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  #1  
Old 10-31-2019, 02:45 PM
donter donter is offline
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Default selling music

Just recorded a CD. What is the best way to sell or get it noticed.
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  #2  
Old 10-31-2019, 03:50 PM
jim1960 jim1960 is offline
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Play gigs.

Another thing you can do is a mass mailing to various radio show hosts but understand ahead of time, they get a ton of unsolicited cds and only listen to a fraction of them.

The music business is not what it was and there's little money to be made selling cds anymore unless you're very well known and loved by the multitudes.

New artists have emerged through social media sites so you might put some songs on YouTube and cross your fingers.

In my opinion, however, the biggest factor is getting noticed is luck. There are many ...and I mean MANY... incredibly talented musicians who work their keisters off and never make it. No luck. The right person didn't see them, or hear them, or happen to be in the car with someone who put on their cd, or whatever the reason.
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Last edited by jim1960; 10-31-2019 at 05:41 PM.
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  #3  
Old 10-31-2019, 04:30 PM
runamuck runamuck is offline
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I agree with jim1960: play gigs.

If you don't play out and you're CD is such a work of genius that the world will beat a path to your door to hear, get an agent.
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Old 10-31-2019, 04:48 PM
Andy Howell Andy Howell is offline
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Play gigs. But be warned people are not buying CDs at gigs in the quantities they used to!
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  #5  
Old 10-31-2019, 05:53 PM
JohnDWilliams JohnDWilliams is offline
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Get set up on Kunaki. They will do small runs and each CD is about a dollar. Use the CD as a calling card and give them away freely. Give them away to “fans“ at gigs. You will probably be repaid with plenty of private gigs from those giveaways.

Get set up on CD Baby. That gets your music on all the streaming sites including Spotify and Apple. That’s where the money is and is also where you’ll get “noticed”. CD Baby also handles some PRO functions for you.

CD Baby will also host a HearNow website for your album. That’s a one page site that you can direct people to and they can listen to your music and see all of the links to buy your music. https://johnwilliams.hearnow.com/aco...in-just-playin

CD Baby also has HostBaby which integrates with your CD Baby account and is a very good, full featured website builder.

Depending on the type of music you are playing you can also pursue licensing via sites such as SongTradr. You can also create a site on SourceAudio but you have to promote that on your own. https://johnwilliams.sourceaudio.com/#!genres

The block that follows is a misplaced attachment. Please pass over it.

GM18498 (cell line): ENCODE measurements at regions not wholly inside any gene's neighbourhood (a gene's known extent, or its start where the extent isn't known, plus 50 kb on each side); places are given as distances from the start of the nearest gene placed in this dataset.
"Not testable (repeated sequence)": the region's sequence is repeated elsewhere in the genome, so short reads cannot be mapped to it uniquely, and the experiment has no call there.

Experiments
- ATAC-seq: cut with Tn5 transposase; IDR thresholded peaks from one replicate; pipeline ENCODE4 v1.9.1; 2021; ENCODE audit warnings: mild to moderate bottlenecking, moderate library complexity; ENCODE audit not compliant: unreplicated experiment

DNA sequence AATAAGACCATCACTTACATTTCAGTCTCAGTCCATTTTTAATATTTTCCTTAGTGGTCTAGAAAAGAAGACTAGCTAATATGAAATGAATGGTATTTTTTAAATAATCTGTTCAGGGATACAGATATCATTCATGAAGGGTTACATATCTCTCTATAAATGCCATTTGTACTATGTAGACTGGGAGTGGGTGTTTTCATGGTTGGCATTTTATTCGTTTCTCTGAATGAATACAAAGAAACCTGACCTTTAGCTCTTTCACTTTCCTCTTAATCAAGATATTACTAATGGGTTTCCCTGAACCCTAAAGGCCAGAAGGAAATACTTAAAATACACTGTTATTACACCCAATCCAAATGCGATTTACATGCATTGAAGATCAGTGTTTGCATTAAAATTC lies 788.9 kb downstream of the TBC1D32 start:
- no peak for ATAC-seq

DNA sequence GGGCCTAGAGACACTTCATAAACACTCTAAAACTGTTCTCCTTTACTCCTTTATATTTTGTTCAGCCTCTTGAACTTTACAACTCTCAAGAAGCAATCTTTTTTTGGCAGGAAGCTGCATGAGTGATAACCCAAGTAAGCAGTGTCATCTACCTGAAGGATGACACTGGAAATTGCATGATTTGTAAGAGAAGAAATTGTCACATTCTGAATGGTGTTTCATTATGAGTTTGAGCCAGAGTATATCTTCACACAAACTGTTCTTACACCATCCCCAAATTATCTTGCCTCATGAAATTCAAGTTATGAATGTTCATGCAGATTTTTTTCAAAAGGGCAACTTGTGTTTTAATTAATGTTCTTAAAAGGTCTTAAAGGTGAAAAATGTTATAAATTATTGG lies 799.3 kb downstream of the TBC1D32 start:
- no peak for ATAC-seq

Gigs are way down on my list of things to do to sell my music. Publishing and promoting and cultivating your body of work is much more lucrative.
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Old 10-31-2019, 08:00 PM
Rudy4 Rudy4 is offline
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Quote:
Originally Posted by donter View Post
Just recorded a CD. What is the best way to sell or get it noticed.
Current thoughts on marketing music is always of interest to me.

The entire industry has had a paradigm shift in the logic behind actually selling recorded music due to file sharing technology and the internet. Recorded music used to be a marketable commodity because it could be controlled by the companies that physically reproduced recordings and distributed them. All those old controls are no longer in place, so the logic behind recordings has changed a lot.

It used to be that artists recorded and then toured to encourage purchase of their product. Now the money is in performance and the recordings serve to promote live performance and video marketing.

Individuals have to consider that the large majority of recordings now are vanity projects or are made to use as marketing tools to encourage someone to purchase their songwriting talents.

As an interesting aside, I have a friend who had his music available for free on Bandcamp and was contracted out of the blue by a tire company who wanted to use one of his tunes as background for an on-line only tire commercial. They paid him something like $200 to use a tune, and he was happy with that.

Several of the bands I've seen lately sell their recorded work as "download cards". They are printed with a link that permits purchasers to download the recording represented on the card. I don't know the particulars of how it's done, but it works out well and there's none of the difficulties with getting CDs made, hauling them around, etc.

I've actually heard people say they only purchase music at shows as mp3 downloads because they don't want to bother doing the conversion and they don't want a CD that they then have to dispose of or store.
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  #7  
Old 10-31-2019, 08:33 PM
JohnDWilliams JohnDWilliams is offline
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This is a wonderful time to be making and selling music. So many good tools for creating music. Easy access to, and a big selection of distribution platforms with almost no gatekeepers. Instant accounting and auditing directly to the artist.

And, contrary to the popular myths from the internet parrots, artists do get paid.

Way better than the good old days.
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Old 10-31-2019, 08:47 PM
jim1960 jim1960 is offline
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Quote:
Originally Posted by JohnDWilliams View Post
This is a wonderful time to be making and selling music. So many good tools for creating music. Easy access to, and a big selection of distribution platforms with almost no gatekeepers. Instant accounting and auditing directly to the artist.